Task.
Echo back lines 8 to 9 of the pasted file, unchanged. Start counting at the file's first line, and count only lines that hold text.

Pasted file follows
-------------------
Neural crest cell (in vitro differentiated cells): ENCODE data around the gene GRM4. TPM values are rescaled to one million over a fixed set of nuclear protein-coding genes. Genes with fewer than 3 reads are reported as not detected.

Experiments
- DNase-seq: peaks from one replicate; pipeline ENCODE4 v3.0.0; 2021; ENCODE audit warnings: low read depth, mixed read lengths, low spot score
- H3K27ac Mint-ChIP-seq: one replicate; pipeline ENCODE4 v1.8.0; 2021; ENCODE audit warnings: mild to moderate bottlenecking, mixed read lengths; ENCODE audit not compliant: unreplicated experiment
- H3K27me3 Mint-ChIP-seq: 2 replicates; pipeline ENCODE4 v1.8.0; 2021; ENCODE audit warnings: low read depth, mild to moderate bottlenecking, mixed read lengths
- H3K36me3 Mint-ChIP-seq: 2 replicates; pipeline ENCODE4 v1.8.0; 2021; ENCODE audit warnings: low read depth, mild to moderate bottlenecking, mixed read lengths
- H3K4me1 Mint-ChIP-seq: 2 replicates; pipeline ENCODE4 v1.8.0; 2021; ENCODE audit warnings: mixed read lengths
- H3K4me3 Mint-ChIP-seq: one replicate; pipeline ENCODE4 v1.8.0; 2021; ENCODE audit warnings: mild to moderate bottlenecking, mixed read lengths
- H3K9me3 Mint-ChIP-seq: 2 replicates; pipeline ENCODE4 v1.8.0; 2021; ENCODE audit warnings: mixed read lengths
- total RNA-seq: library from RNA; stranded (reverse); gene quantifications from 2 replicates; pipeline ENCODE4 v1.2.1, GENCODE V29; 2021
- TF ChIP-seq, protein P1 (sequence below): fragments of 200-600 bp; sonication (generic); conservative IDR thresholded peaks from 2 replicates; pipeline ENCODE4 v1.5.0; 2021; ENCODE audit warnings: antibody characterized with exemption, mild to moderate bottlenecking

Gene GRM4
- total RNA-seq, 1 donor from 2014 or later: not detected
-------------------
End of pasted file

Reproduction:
- H3K4me3 Mint-ChIP-seq: one replicate; pipeline ENCODE4 v1.8.0; 2021; ENCODE audit warnings: mild to moderate bottlenecking, mixed read lengths
- H3K9me3 Mint-ChIP-seq: 2 replicates; pipeline ENCODE4 v1.8.0; 2021; ENCODE audit warnings: mixed read lengths